It would be a travesty of the industry if Eddie Redmayne is not nominated for an Oscar after this performance. And to my mind it was a work of art that simply cannot be equaled let alone beaten.
Have a good handkerchief ready to hand.
The Theory of Everything (2014) review by Randalldobson – A brief review on this most wonderful time of a film
What a wonderful accomplishment of a film by James Marsh (Man on Wire) who brings such depth and beauty to the life/love story of Stephen and Jane Hawking. The film is adapted from her novel on their life and brings forth much of the love and tenacity necessary to care for and love someone going through great physical struggles over time. Eddie Redmayne and Felicity Jones give fantastic and intimate portrayals of Stephen and Jane during their courtship and lives together. My vote for best film at this year’s Toronto International Film Festival. In Q&A after film James Marsh told a great story about Stephen Hawking’s reaction to the film where he gave the response that it was in “largely genuine”… and Eddie Redmayne said that Stephen Hawking after viewing the film allowed them to use his actual “voice” instead of their approximation for the film that they had produced. The most touching was that Hawking had tears to be wiped away after viewing which will give to you a sense of how genuine this film is.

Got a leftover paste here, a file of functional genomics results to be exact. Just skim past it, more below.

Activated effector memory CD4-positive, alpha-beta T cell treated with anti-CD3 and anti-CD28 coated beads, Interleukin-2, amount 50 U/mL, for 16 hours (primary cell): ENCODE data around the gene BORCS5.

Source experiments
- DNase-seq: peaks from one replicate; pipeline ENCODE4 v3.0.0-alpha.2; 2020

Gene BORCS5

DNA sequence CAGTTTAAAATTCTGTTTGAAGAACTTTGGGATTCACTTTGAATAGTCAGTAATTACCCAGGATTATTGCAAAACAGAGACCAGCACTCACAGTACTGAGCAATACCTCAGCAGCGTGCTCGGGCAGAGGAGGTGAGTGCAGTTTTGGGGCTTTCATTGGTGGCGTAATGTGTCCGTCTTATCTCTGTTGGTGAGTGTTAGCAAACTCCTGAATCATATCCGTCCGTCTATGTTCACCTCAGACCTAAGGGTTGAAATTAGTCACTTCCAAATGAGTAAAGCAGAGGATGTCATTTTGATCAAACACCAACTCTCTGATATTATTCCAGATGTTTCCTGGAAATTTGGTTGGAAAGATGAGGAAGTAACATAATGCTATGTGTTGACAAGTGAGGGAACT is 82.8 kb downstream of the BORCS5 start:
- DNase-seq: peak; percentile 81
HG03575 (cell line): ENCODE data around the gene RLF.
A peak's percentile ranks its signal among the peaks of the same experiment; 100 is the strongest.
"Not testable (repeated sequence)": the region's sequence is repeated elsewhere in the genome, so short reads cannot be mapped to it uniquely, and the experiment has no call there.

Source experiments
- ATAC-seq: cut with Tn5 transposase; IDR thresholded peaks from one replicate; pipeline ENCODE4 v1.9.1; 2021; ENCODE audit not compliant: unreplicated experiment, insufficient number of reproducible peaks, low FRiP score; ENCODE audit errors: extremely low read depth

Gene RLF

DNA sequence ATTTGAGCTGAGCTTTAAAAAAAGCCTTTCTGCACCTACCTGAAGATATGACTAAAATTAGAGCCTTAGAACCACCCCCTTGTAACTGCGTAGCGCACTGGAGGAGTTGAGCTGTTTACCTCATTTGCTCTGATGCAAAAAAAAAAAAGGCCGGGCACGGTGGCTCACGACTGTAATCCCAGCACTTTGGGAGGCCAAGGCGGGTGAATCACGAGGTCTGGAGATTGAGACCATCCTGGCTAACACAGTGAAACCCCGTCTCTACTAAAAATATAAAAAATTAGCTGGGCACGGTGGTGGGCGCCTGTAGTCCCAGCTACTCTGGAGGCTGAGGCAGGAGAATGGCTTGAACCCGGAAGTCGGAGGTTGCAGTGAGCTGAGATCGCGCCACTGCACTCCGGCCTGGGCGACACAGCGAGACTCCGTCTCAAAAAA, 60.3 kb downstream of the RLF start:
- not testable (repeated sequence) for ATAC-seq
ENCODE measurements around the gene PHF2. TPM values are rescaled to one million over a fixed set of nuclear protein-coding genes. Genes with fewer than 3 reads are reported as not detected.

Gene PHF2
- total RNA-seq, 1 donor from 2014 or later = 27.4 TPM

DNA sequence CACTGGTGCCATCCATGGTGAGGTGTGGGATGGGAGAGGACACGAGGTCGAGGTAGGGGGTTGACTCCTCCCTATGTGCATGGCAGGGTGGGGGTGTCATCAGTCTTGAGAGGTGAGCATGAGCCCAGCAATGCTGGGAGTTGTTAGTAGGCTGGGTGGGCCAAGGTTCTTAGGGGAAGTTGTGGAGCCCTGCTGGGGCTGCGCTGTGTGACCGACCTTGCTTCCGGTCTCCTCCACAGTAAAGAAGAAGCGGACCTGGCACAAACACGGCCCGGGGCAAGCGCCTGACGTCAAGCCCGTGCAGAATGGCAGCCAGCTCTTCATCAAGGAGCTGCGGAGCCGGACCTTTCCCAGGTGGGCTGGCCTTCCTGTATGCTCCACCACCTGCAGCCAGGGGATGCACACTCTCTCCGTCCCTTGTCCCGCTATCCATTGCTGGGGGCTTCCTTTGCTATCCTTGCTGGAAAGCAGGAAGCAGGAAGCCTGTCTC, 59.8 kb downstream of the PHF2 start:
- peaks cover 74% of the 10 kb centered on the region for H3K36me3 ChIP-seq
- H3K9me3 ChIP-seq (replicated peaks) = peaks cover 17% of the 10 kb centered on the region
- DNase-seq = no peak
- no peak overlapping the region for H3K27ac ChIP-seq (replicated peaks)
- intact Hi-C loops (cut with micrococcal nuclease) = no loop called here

The Theory of Everything (2014) review by trublu215 – Redmayne and Jones are excellent in this heartbreaking love story.